In this second part of our weekly series on seasons and music called Ritu, we explore the nuances of the raga Miyan Malhar.
Having embarked on this musical journey with an overview of the cluster of raga Malhar, or the monsoon ragas, we shall today allow our senses to be wooed by the raga Miyan Malhar.
This raga is said to have been created by the sixteenth-century singing legend, Miyan Tansen.
Born as Ramtanu Pandey, Tansen gained popularity as the star singer at the royal courts of Emperor Akbar. Of all the ragas he is said to have invented (rather mixed and matched), Miyan Malhar is one of his most famous.
If you want to listen to the pure, unadulterated form of this raga, here’s Dr Veena Sahasrabuddhe doing a wonderful rendition of a bandish in Miyan Malhar, called ‘Barsan Laagi Badariya Saavan Ki’. The bandish paints the imagery of the monsoons when the dark clouds pour down on the earth, and the lightning with the winds frighten the dainty damsel.
Notice especially the movement from 3:14 minutes to 3:44 minutes in the alap. It is quite something.
All through my childhood, one of the songs I heard often at various music competitions was Vani Jayaram’s “Bole Re Papihara” from the film Guddi. Those three words coherently articulate the main phrase of the raga. The flat and the sharp seventh (Nishad) come in quick succession, “ma pa ni dha ni sa, ni pa ga”. You’ll notice a similar pattern in Sahasrabuddhe’s link between 3:09 minutes and 3:25 minutes. (Having said that, I’m sure you know this song.)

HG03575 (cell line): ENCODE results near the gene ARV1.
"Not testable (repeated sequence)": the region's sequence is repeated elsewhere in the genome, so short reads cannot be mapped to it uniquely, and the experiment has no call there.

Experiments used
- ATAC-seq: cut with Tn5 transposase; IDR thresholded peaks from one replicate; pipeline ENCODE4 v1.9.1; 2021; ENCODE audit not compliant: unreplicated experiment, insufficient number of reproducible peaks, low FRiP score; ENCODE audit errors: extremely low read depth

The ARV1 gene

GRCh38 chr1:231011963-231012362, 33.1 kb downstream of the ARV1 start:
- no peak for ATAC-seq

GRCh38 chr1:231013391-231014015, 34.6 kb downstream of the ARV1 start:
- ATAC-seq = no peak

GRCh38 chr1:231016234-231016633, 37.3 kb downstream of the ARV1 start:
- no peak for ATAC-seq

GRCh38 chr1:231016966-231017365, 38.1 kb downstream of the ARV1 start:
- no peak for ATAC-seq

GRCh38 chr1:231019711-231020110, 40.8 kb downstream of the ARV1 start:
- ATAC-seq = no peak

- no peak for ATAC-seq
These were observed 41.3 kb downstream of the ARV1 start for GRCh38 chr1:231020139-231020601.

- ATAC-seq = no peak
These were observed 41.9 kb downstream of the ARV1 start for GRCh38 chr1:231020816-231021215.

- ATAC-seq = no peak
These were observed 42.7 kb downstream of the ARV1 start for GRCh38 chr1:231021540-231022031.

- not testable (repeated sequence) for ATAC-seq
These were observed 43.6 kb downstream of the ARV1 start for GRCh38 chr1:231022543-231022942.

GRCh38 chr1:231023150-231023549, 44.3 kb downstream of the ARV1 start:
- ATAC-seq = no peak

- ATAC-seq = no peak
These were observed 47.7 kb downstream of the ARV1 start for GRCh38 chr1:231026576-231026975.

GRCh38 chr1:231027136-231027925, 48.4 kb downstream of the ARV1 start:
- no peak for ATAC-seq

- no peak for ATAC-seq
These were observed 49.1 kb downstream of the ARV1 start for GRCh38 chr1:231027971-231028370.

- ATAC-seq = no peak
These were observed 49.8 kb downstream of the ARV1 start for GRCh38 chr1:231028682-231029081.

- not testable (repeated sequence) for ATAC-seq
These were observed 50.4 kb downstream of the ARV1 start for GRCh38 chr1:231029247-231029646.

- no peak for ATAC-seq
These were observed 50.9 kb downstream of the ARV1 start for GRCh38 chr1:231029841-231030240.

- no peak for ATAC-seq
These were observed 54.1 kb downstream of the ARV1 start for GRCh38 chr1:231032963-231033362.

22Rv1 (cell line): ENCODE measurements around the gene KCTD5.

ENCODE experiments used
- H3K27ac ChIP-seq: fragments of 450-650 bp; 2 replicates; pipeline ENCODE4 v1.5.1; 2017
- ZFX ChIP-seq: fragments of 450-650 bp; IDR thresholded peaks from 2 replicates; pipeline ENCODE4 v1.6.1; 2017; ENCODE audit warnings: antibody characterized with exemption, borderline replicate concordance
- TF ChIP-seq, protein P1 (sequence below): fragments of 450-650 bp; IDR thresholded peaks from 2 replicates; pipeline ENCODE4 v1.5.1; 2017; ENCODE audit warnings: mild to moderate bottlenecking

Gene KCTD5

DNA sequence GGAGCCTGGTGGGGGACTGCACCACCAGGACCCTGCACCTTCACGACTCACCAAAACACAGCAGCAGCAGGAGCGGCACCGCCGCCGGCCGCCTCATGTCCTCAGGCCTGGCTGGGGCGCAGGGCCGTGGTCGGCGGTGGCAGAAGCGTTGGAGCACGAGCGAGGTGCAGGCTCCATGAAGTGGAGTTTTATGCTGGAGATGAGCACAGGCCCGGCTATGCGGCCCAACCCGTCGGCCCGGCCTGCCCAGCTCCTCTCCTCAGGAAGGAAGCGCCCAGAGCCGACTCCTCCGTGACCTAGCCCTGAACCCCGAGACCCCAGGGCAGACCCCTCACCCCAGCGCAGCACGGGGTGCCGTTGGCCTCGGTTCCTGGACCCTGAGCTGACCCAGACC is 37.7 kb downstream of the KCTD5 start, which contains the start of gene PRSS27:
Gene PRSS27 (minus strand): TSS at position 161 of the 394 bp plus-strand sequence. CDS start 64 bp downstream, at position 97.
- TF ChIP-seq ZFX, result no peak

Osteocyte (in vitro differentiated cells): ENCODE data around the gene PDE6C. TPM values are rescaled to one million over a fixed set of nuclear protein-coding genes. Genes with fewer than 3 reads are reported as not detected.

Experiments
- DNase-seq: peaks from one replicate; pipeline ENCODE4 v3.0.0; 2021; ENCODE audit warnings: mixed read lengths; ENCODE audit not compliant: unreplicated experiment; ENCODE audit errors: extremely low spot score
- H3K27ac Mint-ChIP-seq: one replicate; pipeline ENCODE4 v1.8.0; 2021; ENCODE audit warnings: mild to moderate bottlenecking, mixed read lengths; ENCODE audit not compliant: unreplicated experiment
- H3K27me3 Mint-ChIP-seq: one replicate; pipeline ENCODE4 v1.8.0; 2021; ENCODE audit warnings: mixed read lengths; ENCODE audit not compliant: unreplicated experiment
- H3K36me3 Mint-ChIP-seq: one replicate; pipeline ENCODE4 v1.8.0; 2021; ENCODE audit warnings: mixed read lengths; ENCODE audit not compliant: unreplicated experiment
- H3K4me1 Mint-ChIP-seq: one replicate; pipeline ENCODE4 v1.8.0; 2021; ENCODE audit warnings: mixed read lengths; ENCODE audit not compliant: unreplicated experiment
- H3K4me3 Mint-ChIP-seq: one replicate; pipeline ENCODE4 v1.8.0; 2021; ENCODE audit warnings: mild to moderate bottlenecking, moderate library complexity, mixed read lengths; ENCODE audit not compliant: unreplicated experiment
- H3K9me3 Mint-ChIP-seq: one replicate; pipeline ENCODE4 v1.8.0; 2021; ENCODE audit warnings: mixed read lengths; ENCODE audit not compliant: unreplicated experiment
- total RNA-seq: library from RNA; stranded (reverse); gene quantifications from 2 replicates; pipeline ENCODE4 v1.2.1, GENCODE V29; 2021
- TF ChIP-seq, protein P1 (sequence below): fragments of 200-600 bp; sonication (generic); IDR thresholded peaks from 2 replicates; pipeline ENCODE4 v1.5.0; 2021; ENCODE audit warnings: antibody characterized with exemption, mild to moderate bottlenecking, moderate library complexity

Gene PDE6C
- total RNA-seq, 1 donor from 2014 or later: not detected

While we talk about raga-based songs in movies, I cannot help but bring up Manna Dey. One of the most versatile and splendid singers of our times, Dey sang classical and light, humorous songs with equal ease and panache. The song ‘Bhay Bhanjana’ from the 1956 film Basant Bahar is based on raga Miyan Malhar. This is one of the few Malhar-based songs that is not about the rains or the weather or anything to do with the seasons. The pain of the lyrics, written by Shailendra, is gracefully brought out by Shankar Jaikishan in the composition, and Dey expresses it precisely, and effortlessly.
But, who says these ragas are only sung in the classical context?
The 1957 film Kathputli features the angelic Lata Mangeshkar in “Nach Re Mayur” based on this raga. The song is not just musically dazzling but also a visual treat, with Vyjayanthimala in it – probably the greatest dancer ever in the Indian film industry. The first (and probably the only) method actor in India, Balraj Sahni, does a phenomenal job, rendering Kathputli as one of the most poignant films in Hindi cinema.
While the actual song starts only from 1:22 minutes, I think you’ll really enjoy watching the video from the beginning.
My mother (who is an ex-Kathak dancer, ex-professor and an ardent Vyjayanthimala fan) often tells me that my initiation to music happened when I was still in her womb. She says she would listen to Mehdi Hassan on loop, over and over again. Sure enough, I grew up listening to Hassan and loving his style of singing. Arguably one of the best ghazal singers, most of his ghazals used to be based on classical ragas.
In his live performances, Hassan often used to explain the raga and how the composition was influenced by it. “Ek Bas Tu Hi Nahi” is one of those ghazals. You’ll hear Hassan speak about it and offer a detailed musical introduction to the raga in his velvety voice, right at the start of the video.
Over the next couple of weeks, we will survey more sub-types of Malhar, until varsha ritu makes way for sharad. More in this series next week.
This article is part of our weekly series called Ritu, which takes readers on a musical journey through seasons, one raga at a time.